Do You Need A Mobile Home Moved Off Of Your Land In South Carolina?
**Disclaimer: We Buy SC Mobile Homes does NOT move mobile homes. We buy and sell mobile homes but do NOT move them.**
It’s estimated that 5.6% of all Americans (18 million people) live in mobile homes, making them the “single largest source of unsubsidized affordable housing” in the country, according to a 2017 report published in the American Sociological Review. With so many individuals residing in mobile homes, the topic of relocation is one that is starting to come up more often. For that reason, it’s important to know not just the specifics of moving mobile homes but the laws on moving a mobile home that can affect your ability to relocate to certain areas.
There are a lot of benefits to living in a mobile home, including reduced purchase and maintenance costs and environmental friendliness. Thanks to the introduction of certain HUD codes in the late 1970s, they’re also safer than ever, with regulations covering everything from the mobile home’s heating and air conditioning systems to structural design and fire safety.
There’s also another big reason that people invest in a mobile home: convenience. Unlike with a traditional detached single family home, mobile homes can often be hitched on the back of a truck and relocated, meaning that just because you have to or want to move doesn’t mean that you have to sell your house. That’s a major benefit, but it’s also, unfortunately, not always so simple.
The laws on moving a mobile home dictate when, how, and if a mobile property can be moved. So how do you know if you’ll be able to relocate your property? Here are four laws on moving a mobile home that you’ll need to know about before you pack up.
Law #1: You’ll Need to Get a Moving Permit
You can’t just pick up and leave with your mobile home when you feel like it. While the exact process of obtaining a moving permit for a mobile home depends on the state and county in which you are currently living, you will almost certainly be required to prove a few key things:
- A certificate from the county treasurer stating that there are no unpaid and/or overdue taxes on the property
- A certificate of title for the property, or a copy of the certificate of title. Some counties will also accept a copy of the application for a certificate of title that you have submitted to your state’s department of motor vehicles
As you would any time you deal with your local municipal government, be sure to give yourself plenty of time to get your permit in order before your move—you don’t want slow paperwork or approvals to mess up your moving day.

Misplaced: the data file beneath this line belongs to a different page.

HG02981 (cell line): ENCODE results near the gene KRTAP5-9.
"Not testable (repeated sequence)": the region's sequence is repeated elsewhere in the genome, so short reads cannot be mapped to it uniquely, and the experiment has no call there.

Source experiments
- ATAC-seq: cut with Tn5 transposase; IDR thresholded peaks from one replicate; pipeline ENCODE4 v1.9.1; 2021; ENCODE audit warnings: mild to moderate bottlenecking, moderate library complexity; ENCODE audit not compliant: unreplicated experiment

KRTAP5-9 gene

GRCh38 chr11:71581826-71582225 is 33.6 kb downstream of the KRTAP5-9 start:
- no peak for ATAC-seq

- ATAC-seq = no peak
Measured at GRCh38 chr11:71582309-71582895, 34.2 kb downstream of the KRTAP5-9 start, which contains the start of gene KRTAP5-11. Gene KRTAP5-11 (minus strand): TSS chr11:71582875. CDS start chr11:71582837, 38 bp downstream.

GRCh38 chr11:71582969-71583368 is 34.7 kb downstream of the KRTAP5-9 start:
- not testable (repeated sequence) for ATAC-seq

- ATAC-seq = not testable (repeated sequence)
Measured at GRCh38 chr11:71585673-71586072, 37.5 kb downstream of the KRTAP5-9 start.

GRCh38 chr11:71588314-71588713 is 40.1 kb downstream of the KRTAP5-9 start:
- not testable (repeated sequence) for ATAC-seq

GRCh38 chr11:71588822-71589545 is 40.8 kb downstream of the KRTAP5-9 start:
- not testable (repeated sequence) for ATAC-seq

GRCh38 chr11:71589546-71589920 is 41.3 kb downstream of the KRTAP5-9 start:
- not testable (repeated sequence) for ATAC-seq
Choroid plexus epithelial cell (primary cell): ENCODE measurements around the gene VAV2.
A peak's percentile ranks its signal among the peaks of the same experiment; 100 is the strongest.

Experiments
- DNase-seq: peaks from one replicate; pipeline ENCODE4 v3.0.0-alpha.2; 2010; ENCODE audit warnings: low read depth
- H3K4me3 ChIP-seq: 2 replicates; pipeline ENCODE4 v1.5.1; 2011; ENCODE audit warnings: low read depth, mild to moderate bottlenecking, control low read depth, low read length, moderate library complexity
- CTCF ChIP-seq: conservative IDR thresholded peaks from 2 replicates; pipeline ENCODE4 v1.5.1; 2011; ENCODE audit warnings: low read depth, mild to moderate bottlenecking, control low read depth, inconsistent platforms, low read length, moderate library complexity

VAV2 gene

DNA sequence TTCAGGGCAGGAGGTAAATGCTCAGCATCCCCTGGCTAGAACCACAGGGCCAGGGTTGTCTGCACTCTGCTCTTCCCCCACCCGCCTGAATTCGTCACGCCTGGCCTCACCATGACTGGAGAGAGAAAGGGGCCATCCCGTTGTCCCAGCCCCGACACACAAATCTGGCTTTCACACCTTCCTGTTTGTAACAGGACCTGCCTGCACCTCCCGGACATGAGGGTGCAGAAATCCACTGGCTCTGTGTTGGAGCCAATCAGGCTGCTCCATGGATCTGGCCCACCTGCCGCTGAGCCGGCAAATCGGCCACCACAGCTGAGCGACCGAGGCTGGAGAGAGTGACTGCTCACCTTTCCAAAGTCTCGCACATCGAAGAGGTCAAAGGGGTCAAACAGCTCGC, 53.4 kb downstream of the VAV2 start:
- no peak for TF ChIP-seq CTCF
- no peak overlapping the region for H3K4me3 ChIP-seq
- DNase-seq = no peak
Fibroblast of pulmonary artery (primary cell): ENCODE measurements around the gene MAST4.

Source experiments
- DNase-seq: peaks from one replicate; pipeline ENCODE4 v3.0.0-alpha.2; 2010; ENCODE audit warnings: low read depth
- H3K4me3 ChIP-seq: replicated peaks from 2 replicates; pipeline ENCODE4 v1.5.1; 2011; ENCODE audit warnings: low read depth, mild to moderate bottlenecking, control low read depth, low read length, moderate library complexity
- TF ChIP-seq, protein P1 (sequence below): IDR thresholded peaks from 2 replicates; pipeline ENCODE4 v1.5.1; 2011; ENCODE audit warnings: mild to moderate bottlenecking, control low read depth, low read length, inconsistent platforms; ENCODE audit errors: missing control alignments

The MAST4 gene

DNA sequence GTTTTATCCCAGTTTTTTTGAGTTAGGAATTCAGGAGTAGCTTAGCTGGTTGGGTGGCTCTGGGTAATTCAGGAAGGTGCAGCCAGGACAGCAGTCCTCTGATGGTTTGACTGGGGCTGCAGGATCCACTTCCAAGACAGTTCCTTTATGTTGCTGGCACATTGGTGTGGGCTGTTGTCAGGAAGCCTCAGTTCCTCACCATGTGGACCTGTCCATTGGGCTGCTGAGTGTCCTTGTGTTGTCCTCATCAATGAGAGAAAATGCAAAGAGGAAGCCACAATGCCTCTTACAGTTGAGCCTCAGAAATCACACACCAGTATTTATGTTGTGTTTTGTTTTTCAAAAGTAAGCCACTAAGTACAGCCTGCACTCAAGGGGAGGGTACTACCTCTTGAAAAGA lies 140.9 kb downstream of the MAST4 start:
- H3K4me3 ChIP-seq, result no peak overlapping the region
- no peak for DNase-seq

Law #2: You’ll Need Professional Help
There’s no such thing as a DIY move when you’re relocating with a mobile home in tow. That’s because the laws on moving a mobile home require that you work with a licensed, bonded, and insured professional moving company to move the actual structure of your home. Use our free online list of movers to search reputable moving companies in your area, and then reach out to them directly to get a quote and see if they have the experience, equipment, and trucks necessary to move your mobile home.
Not all moving companies are up to the task, so similar to getting your permit, give yourself plenty of time to do your research here. Not only will that help ensure that you get a good company to help you out, but you’ll also be able to shop around for quotes so that you know you’re getting the best deal possible on your mobile home move.
Law #3: You’ll Need Your Home To Be Up to Code
Those HUD codes we mentioned before aren’t just suggestions for mobile homes—they’re legal requirements for placing any mobile home on the map, including ones that were built before the codes went into place.
So what does this mean for your move? If your mobile home was built prior to when the HUD codes were enacted in 1976, then you’re probably not going to be allowed to move it. And most municipalities bolster this law with their own age limits, as well as strict local requirements around modern day building standards for the home and its internal systems. With those standards in place, a mobile home built in the ‘70s, ‘80s, or even ‘90s might not get the pass.
Law #4: You’ll Need to Check the Legal Requirements of Where You’re Moving
In addition to considering the laws of the locality where you are moving your mobile home from, you’ll also need to consider those of the locality where you’re moving your mobile home to. The town where you’re relocating to may have stricter laws regarding building standards and property age than the town you’re leaving, and will almost certainly have notable zoning restrictions that you’ll have to be sure to abide by.
If your mobile home is more than 10 or 15 years old, expect to go through a bit of legwork providing accurate proof of the integrity of its structure and systems. Modern day building standards are in place for a reason, and there’s no getting around these laws if your property isn’t meeting the bar.
Where to Start
Don’t let the laws on moving a mobile home deter you from starting the process. Many people successfully move their mobile homes every year, and so long as you give yourself enough time, it doesn’t have to be a stressful process.
As for what to do first, follow these steps for making sure you dot your i’s and cross your t’s when it comes to the laws on moving a mobile home.